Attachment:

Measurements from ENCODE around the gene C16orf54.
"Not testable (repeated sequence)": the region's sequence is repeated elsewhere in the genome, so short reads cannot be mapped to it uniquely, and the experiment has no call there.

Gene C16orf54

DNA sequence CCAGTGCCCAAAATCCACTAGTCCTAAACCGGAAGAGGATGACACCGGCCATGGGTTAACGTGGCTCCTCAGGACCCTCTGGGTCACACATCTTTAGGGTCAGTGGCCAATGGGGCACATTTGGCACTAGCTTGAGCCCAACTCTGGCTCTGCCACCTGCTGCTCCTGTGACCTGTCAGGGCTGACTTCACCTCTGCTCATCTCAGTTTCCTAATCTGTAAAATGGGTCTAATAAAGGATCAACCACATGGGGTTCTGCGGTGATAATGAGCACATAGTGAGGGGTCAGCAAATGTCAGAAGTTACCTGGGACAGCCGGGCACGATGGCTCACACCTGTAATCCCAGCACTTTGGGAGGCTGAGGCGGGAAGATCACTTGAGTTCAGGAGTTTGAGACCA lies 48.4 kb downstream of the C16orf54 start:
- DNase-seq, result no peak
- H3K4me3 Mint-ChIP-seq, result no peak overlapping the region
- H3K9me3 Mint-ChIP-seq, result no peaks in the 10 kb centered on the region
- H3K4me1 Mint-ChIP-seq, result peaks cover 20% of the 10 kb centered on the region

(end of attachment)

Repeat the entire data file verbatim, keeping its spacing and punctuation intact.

Measurements from ENCODE around the gene C16orf54.
"Not testable (repeated sequence)": the region's sequence is repeated elsewhere in the genome, so short reads cannot be mapped to it uniquely, and the experiment has no call there.

Gene C16orf54

DNA sequence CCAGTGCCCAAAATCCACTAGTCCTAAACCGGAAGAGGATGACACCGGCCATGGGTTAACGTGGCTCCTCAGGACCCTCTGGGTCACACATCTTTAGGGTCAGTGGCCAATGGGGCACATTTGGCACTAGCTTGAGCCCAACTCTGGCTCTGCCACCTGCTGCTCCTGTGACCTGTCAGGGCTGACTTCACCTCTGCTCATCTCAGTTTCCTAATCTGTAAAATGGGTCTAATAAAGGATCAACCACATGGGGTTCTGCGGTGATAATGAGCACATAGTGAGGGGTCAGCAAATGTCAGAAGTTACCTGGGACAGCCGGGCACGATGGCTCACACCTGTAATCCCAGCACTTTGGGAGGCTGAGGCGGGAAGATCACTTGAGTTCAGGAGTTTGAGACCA lies 48.4 kb downstream of the C16orf54 start:
- DNase-seq, result no peak
- H3K4me3 Mint-ChIP-seq, result no peak overlapping the region
- H3K9me3 Mint-ChIP-seq, result no peaks in the 10 kb centered on the region
- H3K4me1 Mint-ChIP-seq, result peaks cover 20% of the 10 kb centered on the region